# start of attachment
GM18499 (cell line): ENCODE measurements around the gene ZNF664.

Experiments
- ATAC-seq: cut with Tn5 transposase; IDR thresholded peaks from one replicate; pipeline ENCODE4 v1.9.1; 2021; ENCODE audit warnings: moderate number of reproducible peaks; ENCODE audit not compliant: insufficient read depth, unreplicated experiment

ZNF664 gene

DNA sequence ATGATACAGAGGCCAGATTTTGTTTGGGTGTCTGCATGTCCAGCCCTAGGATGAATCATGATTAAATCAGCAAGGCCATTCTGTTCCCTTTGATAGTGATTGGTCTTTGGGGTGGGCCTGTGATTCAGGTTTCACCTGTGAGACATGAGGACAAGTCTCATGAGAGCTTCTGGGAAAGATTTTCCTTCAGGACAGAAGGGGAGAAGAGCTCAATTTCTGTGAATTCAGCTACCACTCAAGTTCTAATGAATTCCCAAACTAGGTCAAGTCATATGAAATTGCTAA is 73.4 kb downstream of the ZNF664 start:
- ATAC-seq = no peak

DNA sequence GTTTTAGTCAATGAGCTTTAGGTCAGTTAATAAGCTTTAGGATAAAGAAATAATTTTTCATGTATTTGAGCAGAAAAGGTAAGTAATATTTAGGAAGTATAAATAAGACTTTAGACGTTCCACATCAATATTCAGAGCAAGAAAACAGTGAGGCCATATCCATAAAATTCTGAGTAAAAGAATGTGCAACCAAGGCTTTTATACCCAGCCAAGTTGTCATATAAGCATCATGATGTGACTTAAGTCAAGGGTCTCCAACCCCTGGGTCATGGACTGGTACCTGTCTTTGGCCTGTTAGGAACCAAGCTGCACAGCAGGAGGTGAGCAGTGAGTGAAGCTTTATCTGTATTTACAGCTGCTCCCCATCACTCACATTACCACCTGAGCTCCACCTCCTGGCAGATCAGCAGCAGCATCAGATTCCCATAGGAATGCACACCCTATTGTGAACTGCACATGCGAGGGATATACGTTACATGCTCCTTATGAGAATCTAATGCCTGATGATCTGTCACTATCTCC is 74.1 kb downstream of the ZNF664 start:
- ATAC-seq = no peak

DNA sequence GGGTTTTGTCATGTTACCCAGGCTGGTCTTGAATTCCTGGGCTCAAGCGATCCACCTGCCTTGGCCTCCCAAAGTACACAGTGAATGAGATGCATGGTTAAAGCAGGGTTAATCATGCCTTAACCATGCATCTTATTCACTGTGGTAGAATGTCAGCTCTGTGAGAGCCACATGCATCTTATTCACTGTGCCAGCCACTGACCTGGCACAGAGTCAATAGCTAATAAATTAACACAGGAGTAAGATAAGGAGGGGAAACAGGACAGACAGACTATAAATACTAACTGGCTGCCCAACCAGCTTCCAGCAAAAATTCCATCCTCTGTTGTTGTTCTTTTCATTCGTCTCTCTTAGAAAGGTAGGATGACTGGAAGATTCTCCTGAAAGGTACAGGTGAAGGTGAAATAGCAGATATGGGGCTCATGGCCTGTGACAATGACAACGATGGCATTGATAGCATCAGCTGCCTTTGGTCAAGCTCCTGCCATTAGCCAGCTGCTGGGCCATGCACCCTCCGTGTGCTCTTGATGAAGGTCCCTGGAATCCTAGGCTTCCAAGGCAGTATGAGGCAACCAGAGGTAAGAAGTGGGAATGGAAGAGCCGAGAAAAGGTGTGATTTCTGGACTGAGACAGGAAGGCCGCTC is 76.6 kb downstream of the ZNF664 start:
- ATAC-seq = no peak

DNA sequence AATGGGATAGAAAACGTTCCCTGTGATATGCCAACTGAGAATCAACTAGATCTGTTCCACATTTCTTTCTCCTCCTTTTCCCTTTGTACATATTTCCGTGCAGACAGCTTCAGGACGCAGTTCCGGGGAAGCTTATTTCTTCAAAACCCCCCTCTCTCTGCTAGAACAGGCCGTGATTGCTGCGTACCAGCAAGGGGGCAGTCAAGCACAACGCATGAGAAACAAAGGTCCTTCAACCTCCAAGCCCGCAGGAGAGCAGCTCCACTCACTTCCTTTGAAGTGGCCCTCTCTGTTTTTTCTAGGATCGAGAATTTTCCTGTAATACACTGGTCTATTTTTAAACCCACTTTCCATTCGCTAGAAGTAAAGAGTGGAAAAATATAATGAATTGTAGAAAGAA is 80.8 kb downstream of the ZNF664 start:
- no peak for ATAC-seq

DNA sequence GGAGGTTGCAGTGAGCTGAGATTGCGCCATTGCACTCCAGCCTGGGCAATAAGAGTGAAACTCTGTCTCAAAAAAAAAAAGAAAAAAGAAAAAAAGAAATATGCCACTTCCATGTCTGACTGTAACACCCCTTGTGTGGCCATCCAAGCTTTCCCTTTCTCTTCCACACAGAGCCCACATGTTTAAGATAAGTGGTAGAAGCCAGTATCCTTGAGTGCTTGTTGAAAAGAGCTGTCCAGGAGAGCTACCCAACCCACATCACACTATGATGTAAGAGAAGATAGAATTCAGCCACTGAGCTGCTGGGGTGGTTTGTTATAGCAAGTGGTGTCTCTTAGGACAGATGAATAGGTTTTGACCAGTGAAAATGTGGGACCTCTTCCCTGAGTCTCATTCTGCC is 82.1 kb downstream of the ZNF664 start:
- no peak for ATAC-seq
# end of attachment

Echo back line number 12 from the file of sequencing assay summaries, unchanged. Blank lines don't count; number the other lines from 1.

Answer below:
- no peak for ATAC-seq